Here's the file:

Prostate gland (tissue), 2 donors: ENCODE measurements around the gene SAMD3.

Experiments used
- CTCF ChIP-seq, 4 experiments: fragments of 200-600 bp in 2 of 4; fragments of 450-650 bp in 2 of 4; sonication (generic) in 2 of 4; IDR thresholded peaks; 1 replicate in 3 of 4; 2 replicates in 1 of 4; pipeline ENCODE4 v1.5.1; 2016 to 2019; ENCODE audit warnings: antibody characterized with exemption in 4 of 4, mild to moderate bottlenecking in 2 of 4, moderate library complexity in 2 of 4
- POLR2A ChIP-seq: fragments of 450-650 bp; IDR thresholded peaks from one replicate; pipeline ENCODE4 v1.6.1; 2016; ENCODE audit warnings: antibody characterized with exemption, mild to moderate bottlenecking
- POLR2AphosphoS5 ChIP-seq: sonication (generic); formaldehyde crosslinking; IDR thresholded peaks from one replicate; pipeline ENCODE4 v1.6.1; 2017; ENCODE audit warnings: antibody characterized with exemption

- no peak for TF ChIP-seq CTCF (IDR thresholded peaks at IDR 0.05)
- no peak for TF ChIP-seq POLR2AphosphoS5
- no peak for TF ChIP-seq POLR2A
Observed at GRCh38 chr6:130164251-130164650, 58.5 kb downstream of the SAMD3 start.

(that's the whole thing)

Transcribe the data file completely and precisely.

Prostate gland (tissue), 2 donors: ENCODE measurements around the gene SAMD3.

Experiments used
- CTCF ChIP-seq, 4 experiments: fragments of 200-600 bp in 2 of 4; fragments of 450-650 bp in 2 of 4; sonication (generic) in 2 of 4; IDR thresholded peaks; 1 replicate in 3 of 4; 2 replicates in 1 of 4; pipeline ENCODE4 v1.5.1; 2016 to 2019; ENCODE audit warnings: antibody characterized with exemption in 4 of 4, mild to moderate bottlenecking in 2 of 4, moderate library complexity in 2 of 4
- POLR2A ChIP-seq: fragments of 450-650 bp; IDR thresholded peaks from one replicate; pipeline ENCODE4 v1.6.1; 2016; ENCODE audit warnings: antibody characterized with exemption, mild to moderate bottlenecking
- POLR2AphosphoS5 ChIP-seq: sonication (generic); formaldehyde crosslinking; IDR thresholded peaks from one replicate; pipeline ENCODE4 v1.6.1; 2017; ENCODE audit warnings: antibody characterized with exemption

- no peak for TF ChIP-seq CTCF (IDR thresholded peaks at IDR 0.05)
- no peak for TF ChIP-seq POLR2AphosphoS5
- no peak for TF ChIP-seq POLR2A
Observed at GRCh38 chr6:130164251-130164650, 58.5 kb downstream of the SAMD3 start.